• How is the 1:1 system improving our school?
  • Is there a possibility of our school being to energy efficient?

We then put our heads together to decide who would be doing what part of our project and some general guidelines and ideas.

We decided to interview the principal of our school, Mr. Ciolfitto to ask him about our school and possibly get answers for our questions we had. we arranged a date, and after some rescheduling met with him for an interview about our project. first by email, then in person. Here is a link to the audio of our interview if you would like to know all of the information and answers to our questions:

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After our interview we decided we wanted to do a video representation of our meeting with Mr. Ciolfitto. We drew out a mind map and timeline of how we wanted our video to look and used that as our outline for our video.

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We put together a video slightly different then the original format. After a few altercations and work, out came a video worthy of the viewing of our classmates! (and Mr. Ciolfitto)

 

Currents from the kitchen

In class today we did a lab including different types of fruits and vegetables. In the experiment we created a circuit using a lemon as a battery and hooked up two wires from it to a volt meter. One the two wires connected to the lemon, one wire acted as the negative electrode while the other acted as the positive electrode. One end attached to a copper wire was stuck in the lemon while the other had a piece of zinc attached to the wire and stuck in the other end. This circuit seemed to be used the most and the most effective.

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We noticed at the beginning of the experiment, none of the led lights/light bulbs would light up. This was also true for other groups as no one else’s lights would light up. it wasn’t until later that we found out by reading the box, the lights only work when more 2 or more volts are produced. Our fruits didn’t even come close to that which is why they didn’t light. Since the electrons didn’t flow through the bulb we used a volt meter.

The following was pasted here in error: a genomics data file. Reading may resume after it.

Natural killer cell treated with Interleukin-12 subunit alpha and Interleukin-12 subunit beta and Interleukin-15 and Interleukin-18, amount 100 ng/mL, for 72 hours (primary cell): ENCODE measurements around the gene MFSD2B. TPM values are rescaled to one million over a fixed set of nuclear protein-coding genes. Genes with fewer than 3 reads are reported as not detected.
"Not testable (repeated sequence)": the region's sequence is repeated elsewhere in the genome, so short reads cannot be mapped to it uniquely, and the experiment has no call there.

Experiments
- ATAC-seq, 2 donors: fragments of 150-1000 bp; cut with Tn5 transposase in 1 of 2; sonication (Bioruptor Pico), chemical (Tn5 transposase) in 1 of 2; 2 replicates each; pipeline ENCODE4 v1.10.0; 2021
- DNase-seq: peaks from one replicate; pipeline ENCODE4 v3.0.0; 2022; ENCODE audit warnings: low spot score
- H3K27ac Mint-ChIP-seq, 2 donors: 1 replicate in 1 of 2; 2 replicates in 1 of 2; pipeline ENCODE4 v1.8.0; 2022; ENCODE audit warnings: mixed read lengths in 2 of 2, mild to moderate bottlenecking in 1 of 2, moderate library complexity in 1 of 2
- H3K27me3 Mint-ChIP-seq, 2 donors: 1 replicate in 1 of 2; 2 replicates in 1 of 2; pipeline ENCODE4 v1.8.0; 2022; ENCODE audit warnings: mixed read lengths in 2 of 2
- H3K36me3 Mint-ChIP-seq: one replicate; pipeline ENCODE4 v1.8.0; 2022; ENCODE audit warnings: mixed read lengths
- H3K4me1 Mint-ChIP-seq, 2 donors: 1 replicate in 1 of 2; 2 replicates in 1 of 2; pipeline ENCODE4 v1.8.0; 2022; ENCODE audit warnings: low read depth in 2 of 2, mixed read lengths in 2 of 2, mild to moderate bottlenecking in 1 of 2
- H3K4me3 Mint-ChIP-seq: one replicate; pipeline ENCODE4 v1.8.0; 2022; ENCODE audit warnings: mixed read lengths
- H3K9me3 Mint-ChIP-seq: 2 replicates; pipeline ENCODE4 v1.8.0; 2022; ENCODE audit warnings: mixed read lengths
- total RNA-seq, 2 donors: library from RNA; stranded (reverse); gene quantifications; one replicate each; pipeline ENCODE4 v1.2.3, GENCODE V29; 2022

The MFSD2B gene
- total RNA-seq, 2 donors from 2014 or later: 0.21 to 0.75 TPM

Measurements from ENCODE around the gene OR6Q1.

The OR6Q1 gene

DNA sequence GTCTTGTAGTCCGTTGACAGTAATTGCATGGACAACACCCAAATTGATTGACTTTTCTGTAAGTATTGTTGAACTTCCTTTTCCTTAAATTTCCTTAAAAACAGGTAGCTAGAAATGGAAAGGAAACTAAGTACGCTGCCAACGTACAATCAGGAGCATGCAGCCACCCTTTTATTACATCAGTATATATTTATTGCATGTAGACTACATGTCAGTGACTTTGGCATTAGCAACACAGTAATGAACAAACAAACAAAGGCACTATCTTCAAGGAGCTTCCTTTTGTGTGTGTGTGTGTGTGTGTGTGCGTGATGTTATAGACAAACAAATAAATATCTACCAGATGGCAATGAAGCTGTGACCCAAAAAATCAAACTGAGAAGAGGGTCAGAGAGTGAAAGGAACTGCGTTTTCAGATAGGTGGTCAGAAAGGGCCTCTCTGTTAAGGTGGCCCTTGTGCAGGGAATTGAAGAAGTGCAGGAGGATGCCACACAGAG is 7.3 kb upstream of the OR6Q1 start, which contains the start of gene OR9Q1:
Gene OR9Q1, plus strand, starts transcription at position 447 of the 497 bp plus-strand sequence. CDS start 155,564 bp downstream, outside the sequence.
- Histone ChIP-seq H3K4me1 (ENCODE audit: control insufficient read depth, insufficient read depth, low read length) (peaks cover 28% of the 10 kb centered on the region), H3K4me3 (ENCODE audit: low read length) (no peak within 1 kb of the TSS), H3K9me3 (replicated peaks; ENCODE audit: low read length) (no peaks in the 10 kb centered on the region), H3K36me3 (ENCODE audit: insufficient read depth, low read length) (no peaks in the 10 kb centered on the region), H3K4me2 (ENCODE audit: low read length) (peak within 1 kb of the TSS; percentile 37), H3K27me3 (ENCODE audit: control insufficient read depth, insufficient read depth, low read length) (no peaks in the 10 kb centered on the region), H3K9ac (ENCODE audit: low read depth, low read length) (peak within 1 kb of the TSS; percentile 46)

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We did this experiment with more then one type of fruit/vegetable. We conducted our experiment with both a lemon and a potato. We observed when our fruit/veggie battery was hooked up to a volt meter that the lemon was negatively charged, while the potato was positively charged. I think this was because in the lemon, the negative electrode collected more electrons then the positive electrode, making the lemon emanate a negative charge. the opposite applies to the potato.

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I don’t know if this would be the best way to combat the “next big thing” in clean energy because there’s so many better things the foods used could contribute to in other areas. Yes it acts like a battery but it’s also really weak and produces under one volt. To make it the next big thing you would need a lot of that food. Also instead of wasting food to power electronics, the food could be given to people that actually need it. I would rather the industry works on stopping world hunger then using the very thing that can help stop it for gadgets.

Prediction about best fruit/vegetable conductor

I believe the best conductor of electricity that’s a food is a lemon

lemons

I believe that a lemon can be a good conductor because it acts the same way as a battery. a battery contains two pieces of metal called electrodes, and a liquid or paste called electrolytes. When the electrodes and electrolytes connect with a material that can transport electricity well (a conductor). This causes a chemical reaction to occur. In a lemon, a solution of water and a electrolyte (the acid in a lemon) makes a large amount of electrons collect on one end of the electrodes, while at the same time many are lost from the other electrode. This causes a lemon to act like a battery when two different wires are connected to it. The wires act as the electrodes having one become positively charged and the other negatively charged.

Electricity Mind Map

This is a mind map I made that shows my knowledge on electricity prior to the electricity unit we’re starting this week.

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Some Questions I have about electricity that will hopefully be answered throughout the unit:

  • Why does the human race rely on electricity so much?
  • Who discovered electricity?
  • Why was electricity such a big deal when it was discovered?
  • Would the world be a better place if electricity wasn’t discovered at all?
  • Does always being being on devices effect the planet?
  • Does electricity cause global warming?
  • should electricity be a key factor in everyday life?

(Pardon the carpet background of my mind map)

🙂